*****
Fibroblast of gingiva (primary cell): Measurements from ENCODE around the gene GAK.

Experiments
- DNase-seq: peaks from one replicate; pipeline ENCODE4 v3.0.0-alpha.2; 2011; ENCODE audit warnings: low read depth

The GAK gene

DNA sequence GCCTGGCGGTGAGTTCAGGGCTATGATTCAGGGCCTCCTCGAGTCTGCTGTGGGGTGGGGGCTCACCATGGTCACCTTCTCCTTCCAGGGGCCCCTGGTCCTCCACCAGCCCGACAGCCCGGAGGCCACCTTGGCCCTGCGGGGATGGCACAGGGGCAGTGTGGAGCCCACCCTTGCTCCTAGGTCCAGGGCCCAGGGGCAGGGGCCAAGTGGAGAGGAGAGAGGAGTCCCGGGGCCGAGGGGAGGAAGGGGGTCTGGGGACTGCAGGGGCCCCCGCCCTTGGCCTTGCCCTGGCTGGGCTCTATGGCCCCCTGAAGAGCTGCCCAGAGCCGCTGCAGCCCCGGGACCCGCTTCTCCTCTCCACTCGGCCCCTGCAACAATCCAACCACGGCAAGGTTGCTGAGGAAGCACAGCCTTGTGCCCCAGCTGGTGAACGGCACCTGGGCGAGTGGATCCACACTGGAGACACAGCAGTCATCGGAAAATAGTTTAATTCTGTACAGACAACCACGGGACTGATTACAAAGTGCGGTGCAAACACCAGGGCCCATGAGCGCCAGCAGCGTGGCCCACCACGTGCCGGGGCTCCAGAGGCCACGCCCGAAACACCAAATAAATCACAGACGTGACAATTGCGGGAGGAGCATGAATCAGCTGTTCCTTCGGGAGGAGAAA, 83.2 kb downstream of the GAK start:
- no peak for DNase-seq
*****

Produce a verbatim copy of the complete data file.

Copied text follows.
Fibroblast of gingiva (primary cell): Measurements from ENCODE around the gene GAK.

Experiments
- DNase-seq: peaks from one replicate; pipeline ENCODE4 v3.0.0-alpha.2; 2011; ENCODE audit warnings: low read depth

The GAK gene

DNA sequence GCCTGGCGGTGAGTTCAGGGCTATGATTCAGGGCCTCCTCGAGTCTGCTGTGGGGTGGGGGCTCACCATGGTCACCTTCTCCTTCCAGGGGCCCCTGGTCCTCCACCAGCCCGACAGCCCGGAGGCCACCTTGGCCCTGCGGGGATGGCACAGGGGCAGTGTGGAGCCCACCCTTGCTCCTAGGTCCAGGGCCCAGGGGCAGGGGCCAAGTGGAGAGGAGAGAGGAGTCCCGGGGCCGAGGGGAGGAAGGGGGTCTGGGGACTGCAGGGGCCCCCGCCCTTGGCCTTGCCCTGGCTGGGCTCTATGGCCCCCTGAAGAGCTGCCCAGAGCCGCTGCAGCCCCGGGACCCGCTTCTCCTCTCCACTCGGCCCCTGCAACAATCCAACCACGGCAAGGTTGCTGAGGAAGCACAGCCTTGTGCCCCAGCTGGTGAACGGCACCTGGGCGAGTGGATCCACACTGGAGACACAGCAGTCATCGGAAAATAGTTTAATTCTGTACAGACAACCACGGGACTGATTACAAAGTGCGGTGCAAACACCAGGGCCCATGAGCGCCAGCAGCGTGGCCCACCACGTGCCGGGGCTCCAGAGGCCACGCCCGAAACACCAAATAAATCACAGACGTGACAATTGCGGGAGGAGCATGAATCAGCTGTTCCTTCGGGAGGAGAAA, 83.2 kb downstream of the GAK start:
- no peak for DNase-seq